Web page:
a party may also cite to other “materials in the record” to
support its assertions.
Fed. R. Civ. P. 56(c)(1)(A) (emphasis
The Federal Rules of Evidence require that materials
submitted for acceptance into the record be authenticated or
self-authenticating, Fed. R. Evidence 901 & 902, and nonhearsay, Fed. R. Evidence 802.
Similarly, parties may object to the introduction of
documents or other evidence that was not disclosed during
discovery pursuant to Rule 26 of the Federal Rules of Civil
Fed. R. Civ. P. 37(c).
Preclusion of such evidence
is not automatic under Rule 37(c); in deciding whether to
preclude evidence not previously disclosed a court may consider
“(1) the party’s explanation for the failure to comply with the
[disclosure requirement, including the possibility of bad
faith]; (2) the importance of the [precluded evidence]; (3) the
prejudice suffered by the opposing party as a result of having
to prepare to meet the new testimony; and (4) the possibility of
Design Strategy, Inc. v. Davis, 469 F.3d 284,
296 (2d Cir. 2006) (citation omitted).
language of Rule 37(c) is clear that a court need not preclude
evidence if the failure to disclose “was substantially justified
or . . . harmless” and may choose to order another sanction in
addition to or instead of preclusion of the previously
Fed. R. Civ. P. 37(c).
A. Challenges Brought by the SEC Against Wong’s Evidence
1. Inadmissible Hearsay or Unauthenticated Documents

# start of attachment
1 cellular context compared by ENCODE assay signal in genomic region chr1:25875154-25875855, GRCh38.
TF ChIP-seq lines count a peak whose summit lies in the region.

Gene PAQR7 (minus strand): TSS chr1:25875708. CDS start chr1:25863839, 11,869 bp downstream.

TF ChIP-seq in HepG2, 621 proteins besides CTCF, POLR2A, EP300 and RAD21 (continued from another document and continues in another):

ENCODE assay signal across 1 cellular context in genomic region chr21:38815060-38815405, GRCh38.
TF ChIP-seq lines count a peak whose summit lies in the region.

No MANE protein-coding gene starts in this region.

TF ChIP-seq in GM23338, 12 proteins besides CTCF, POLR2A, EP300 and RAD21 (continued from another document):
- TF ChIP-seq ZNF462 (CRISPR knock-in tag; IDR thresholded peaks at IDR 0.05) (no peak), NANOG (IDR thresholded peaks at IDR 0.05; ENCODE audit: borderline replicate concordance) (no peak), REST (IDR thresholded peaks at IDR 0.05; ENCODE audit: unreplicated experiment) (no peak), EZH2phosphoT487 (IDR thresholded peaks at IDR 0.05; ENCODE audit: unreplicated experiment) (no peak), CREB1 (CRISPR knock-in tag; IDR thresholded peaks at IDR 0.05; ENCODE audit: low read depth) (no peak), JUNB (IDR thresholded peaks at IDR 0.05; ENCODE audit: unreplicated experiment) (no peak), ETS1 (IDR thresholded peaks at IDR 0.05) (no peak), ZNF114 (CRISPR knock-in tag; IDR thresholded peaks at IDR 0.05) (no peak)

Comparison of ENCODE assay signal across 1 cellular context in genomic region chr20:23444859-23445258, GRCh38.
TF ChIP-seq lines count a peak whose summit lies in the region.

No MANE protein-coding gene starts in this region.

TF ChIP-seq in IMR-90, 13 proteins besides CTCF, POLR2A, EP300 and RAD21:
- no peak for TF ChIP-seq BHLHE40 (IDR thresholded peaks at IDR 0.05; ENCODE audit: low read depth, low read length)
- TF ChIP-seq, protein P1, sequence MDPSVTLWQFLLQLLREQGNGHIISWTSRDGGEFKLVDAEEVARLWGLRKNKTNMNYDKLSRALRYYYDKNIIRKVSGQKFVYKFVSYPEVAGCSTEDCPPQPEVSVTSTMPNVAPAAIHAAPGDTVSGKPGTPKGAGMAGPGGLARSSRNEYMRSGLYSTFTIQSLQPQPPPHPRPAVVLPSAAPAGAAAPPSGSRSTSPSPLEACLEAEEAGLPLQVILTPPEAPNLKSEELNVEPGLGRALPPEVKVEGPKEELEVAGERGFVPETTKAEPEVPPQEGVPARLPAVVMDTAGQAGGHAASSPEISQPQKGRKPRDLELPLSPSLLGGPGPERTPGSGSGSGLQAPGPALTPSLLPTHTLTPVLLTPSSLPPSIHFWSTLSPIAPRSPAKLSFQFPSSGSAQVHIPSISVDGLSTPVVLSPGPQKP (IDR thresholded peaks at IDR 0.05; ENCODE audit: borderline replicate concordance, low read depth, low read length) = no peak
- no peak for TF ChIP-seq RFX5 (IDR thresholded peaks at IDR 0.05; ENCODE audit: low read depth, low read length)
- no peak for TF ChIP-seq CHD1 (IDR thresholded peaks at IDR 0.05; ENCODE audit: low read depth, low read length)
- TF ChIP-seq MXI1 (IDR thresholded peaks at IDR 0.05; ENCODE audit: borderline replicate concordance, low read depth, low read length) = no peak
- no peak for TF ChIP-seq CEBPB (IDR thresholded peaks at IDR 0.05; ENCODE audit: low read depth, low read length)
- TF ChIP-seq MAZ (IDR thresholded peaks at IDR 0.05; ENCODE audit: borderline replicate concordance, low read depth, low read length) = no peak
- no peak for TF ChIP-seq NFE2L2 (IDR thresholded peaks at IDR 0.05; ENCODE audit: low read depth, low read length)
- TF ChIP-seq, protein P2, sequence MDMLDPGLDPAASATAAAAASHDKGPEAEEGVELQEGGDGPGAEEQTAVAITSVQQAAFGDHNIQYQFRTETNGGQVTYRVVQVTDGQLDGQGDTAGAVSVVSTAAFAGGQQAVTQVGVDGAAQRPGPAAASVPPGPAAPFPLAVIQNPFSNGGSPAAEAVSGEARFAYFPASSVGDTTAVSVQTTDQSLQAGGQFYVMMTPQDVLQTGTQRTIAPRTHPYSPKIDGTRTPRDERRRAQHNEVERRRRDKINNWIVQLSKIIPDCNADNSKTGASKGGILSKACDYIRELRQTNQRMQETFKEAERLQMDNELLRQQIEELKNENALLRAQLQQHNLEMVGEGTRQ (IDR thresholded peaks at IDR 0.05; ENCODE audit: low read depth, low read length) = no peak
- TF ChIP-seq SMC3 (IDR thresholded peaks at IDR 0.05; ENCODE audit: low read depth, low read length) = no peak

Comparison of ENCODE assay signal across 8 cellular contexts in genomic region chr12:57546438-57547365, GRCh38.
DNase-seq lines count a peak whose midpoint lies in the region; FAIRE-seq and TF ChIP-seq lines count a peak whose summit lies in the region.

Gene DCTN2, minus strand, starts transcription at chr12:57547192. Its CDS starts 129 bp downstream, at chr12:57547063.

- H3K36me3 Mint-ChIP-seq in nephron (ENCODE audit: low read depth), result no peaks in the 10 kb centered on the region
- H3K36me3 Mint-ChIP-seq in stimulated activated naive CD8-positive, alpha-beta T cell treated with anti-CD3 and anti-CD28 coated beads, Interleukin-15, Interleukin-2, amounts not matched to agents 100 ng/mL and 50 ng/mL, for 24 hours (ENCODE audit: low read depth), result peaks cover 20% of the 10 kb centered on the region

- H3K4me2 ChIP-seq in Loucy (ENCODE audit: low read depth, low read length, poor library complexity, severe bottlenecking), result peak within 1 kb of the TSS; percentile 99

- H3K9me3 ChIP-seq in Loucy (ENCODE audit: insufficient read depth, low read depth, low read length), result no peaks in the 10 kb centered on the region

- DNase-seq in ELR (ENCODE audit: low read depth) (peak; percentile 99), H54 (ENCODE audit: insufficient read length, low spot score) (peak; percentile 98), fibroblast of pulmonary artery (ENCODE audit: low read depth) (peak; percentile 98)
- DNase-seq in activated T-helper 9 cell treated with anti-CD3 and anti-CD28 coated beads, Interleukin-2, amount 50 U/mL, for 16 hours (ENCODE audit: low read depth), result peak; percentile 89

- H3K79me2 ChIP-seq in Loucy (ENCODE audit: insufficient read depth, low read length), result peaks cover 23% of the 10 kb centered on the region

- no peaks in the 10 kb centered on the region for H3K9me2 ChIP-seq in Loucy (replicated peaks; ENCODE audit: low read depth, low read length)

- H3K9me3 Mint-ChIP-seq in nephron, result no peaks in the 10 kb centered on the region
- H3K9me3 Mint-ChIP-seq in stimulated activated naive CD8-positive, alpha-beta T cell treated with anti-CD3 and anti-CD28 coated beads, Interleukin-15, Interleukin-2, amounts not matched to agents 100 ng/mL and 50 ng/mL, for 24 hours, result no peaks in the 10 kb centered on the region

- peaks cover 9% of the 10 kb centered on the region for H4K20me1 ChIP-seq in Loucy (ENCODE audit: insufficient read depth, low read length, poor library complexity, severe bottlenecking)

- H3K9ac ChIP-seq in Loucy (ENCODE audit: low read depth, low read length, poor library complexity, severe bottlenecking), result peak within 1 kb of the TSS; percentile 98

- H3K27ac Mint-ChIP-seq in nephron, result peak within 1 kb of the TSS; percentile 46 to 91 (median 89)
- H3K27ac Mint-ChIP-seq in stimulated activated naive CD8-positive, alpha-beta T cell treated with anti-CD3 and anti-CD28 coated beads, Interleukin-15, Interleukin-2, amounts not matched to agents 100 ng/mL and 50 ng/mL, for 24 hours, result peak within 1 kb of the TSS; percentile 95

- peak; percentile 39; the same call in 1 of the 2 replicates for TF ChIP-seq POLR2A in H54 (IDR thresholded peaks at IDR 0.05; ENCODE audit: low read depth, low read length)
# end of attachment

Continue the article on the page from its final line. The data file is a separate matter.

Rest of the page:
The SEC argues that various documents offered by Wong 6 are
inadmissible because they are hearsay and, in addition, are not
introduced by an affidavit made on personal knowledge or
otherwise authenticated in order to support their introduction
Wong did not produce many of these documents to
the SEC during the discovery period and it therefore had no
opportunity to depose Wong about them.
Wong has not explained
how or when they came into his possession and the SEC argues
that they are fabricated.
Wong’s disputed documents include a) share purchase
agreements 7 and b) a purported subscription agreement and an
attorney opinion letter related to Wong’s acquisition of shares
of Cavico. 8
Wong has not authenticated these documents by any
These documents were attached to Wong’s statement of
uncontroverted facts pursuant to Local Rule 56.1 in support of
his motion for partial summary judgment, his reply brief in
support of partial summary judgment, and his statement of
controverted facts supporting his opposition to the SEC’s motion
for summary judgment.
These exhibits are attached to Wong’s principal brief in
support of his motion for partial summary judgment as Exhibits 2
through 7 and 12, and to his opposition brief to the SEC’s
summary judgment motion as Exhibits 21-26 and 31.
These are attached to Wong’s reply brief in support of his
motion for partial summary judgment as exhibits 25 and 26.